Enhancing Transportation Options and Creating More Technology-Based Spaces
StartUptown supports economic development and startups in the Oakland and Uptown neighborhoods by providing co-working space that gives new companies an initial location from which to expand their businesses and helping catalyze some of the region’s most recognizable technology startups—NoWait, Shoefitr, Rhiza, Allpoint Systems, and Powered Analytics, as well as numerous early-stage counterparts that are on similar trajectories. It also supports economic development in the Pittsburgh Innovation District along the Fifth and Forbes corridor in Uptown and Oakland, connecting these areas to Hazelwood Green.
Dovetailing with Metro21’s efforts to evaluate options for a connection from Oakland to Hazelwood Green, StartUptown, in partnership with Pittsburgh’s Department of Mobility and Infrastructure, will use a $550,000 Foundation grant to explore a variety of transportation options—electric assisted bikes, scooters, and enhanced car-sharing, among others—to develop a multi-modal strategy that also connects Oakland to Hazelwood and leads to a broader mobility program tailored for Pittsburgh’s residents, workers, and visitors. Although the planning effort will, over time, have city-wide ramifications, it will begin by investigating how the innovation district associated with the universities in Oakland can connect to Hazelwood Green, activating the site and setting the stage for economic revitalization along the Monongahela River.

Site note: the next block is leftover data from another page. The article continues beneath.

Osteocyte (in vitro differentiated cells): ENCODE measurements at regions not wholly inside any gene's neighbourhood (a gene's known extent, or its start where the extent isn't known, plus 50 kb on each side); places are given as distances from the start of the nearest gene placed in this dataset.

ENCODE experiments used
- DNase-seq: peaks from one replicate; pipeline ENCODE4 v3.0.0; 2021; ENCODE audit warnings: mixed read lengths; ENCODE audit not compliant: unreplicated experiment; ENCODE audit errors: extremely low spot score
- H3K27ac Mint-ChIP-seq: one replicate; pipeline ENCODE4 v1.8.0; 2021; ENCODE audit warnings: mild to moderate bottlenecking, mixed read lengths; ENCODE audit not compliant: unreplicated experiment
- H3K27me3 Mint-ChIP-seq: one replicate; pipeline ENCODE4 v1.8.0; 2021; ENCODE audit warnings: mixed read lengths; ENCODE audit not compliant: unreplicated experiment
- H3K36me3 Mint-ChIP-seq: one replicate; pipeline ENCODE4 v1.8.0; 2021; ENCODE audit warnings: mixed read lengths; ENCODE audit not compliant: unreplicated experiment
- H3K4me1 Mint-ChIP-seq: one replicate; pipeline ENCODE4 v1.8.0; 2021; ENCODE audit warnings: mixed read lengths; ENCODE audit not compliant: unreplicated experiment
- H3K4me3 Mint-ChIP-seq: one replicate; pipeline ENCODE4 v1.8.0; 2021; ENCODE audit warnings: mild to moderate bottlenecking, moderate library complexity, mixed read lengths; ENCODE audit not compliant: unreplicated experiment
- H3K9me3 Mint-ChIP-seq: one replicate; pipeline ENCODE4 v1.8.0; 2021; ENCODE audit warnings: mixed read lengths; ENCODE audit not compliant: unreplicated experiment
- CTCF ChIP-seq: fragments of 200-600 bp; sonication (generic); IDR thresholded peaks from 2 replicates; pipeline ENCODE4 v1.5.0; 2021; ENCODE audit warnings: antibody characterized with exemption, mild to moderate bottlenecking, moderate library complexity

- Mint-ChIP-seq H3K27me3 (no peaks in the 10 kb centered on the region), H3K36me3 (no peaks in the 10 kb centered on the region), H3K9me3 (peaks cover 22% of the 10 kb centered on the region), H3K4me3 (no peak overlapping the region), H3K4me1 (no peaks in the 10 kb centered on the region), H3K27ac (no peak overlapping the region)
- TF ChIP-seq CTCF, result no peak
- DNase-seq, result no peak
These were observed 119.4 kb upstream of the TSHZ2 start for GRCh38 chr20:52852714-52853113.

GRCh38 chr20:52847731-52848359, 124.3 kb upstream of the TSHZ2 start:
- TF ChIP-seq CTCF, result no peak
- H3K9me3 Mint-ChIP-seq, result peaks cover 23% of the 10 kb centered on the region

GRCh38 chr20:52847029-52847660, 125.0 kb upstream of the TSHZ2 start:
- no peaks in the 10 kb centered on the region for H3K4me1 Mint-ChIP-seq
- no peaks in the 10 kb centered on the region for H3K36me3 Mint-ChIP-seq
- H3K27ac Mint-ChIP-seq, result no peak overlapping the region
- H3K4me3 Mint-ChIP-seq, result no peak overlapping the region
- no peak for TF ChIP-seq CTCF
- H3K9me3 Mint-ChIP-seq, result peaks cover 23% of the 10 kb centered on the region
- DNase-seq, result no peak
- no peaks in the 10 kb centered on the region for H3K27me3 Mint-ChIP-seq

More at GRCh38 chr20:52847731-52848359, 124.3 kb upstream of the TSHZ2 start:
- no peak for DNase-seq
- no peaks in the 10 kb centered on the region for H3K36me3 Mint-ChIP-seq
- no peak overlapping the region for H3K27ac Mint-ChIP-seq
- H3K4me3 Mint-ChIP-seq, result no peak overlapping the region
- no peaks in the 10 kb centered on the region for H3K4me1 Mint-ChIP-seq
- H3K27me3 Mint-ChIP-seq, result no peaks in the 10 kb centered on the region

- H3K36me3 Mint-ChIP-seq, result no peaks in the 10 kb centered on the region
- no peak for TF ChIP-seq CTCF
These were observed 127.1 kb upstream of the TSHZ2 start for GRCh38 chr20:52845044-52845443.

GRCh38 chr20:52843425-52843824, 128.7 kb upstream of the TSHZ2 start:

StartUptown also serves as the fiscal agent for InnovatePGH, a public-private partnership that seeks to accelerate Pittsburgh’s growth as a global destination for technology-based economic activity. With that goal in mind and with $500,000 in Foundation funding, StartUptown similarly will serve as the fiscal sponsor for research being undertaken by Cambridge Innovation Center (CIC) in partnership with Venture Café (VC) to secure as many as three new technology-based spaces in Pittsburgh.
Specifically CIC-VC, whose model is based on the idea that in the future, as much as 30 percent of real estate in major cities will be short-term leases rather than traditional leases of ten to 15 years, will determine the viability of the market for locating new spaces in the city, including at the Hazelwood Green site and in Oakland. The in-depth study will assess pricing, vacancy, and existing shared office spaces; identify potential locations; develop strategies to close economic gaps and determine the physical requirements for the most promising locations; and prepare financial models regarding the cost to launch and operate each location. In addition to sharing the study’s findings, CIC-VC will provide transparent data about costs to open similar accelerator sites in other cities.